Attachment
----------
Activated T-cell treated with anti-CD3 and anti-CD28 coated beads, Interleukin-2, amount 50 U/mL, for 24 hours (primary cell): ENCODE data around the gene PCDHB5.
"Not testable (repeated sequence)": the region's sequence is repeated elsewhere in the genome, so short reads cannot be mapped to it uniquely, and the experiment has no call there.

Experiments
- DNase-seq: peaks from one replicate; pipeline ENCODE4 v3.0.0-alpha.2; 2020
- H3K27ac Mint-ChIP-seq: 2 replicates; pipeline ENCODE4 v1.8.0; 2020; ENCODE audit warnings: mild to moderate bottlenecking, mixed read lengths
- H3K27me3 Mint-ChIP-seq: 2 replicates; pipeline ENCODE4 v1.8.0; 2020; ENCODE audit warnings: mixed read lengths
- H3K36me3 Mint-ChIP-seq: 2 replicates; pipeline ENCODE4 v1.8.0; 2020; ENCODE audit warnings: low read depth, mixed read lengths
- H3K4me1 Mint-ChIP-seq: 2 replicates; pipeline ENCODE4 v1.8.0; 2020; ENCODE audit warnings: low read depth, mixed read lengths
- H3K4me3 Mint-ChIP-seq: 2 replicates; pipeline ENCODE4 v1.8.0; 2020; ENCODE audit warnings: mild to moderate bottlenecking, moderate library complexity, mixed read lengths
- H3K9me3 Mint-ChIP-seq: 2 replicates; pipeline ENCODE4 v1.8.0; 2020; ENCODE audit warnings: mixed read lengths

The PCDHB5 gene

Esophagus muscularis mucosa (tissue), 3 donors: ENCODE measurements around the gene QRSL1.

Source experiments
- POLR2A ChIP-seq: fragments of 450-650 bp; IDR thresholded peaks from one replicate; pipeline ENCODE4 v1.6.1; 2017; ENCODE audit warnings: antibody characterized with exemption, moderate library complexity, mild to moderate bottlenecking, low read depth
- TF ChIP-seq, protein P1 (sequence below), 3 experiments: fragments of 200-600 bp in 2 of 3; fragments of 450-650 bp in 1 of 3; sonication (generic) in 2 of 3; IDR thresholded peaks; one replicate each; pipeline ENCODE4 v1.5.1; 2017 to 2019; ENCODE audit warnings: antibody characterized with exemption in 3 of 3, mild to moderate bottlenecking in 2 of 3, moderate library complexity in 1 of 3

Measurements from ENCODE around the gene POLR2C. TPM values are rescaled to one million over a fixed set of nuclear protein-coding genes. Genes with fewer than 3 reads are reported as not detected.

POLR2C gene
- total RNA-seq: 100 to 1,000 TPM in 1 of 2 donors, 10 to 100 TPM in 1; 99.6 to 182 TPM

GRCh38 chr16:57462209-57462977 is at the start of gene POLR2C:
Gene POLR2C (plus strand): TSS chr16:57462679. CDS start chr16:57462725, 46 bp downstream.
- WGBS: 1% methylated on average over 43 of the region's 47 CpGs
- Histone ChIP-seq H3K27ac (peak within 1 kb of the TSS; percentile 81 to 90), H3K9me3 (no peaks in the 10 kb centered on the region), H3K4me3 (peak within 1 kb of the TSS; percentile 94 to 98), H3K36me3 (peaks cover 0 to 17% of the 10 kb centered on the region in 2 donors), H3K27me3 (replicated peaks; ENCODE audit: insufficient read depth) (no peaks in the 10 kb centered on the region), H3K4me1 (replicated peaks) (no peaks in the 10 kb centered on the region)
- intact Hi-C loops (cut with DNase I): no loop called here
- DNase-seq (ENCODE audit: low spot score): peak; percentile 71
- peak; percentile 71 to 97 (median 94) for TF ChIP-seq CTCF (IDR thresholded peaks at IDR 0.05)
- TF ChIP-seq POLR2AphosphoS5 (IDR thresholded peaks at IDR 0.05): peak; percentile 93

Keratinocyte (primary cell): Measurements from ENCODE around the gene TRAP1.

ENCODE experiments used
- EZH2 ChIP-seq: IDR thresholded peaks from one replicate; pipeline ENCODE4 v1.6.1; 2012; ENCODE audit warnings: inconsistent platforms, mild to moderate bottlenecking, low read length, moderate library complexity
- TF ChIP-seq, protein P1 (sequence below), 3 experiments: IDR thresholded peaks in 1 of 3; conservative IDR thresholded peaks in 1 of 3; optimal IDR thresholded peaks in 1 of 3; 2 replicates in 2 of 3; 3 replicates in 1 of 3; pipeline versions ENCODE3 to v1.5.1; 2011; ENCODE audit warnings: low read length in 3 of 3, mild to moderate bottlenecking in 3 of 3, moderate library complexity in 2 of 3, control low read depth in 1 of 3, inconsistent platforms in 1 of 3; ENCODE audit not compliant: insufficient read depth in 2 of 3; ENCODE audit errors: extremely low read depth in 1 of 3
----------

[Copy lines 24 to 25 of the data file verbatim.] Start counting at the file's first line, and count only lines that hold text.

- DNase-seq (ENCODE audit: low spot score): peak; percentile 71
- peak; percentile 71 to 97 (median 94) for TF ChIP-seq CTCF (IDR thresholded peaks at IDR 0.05)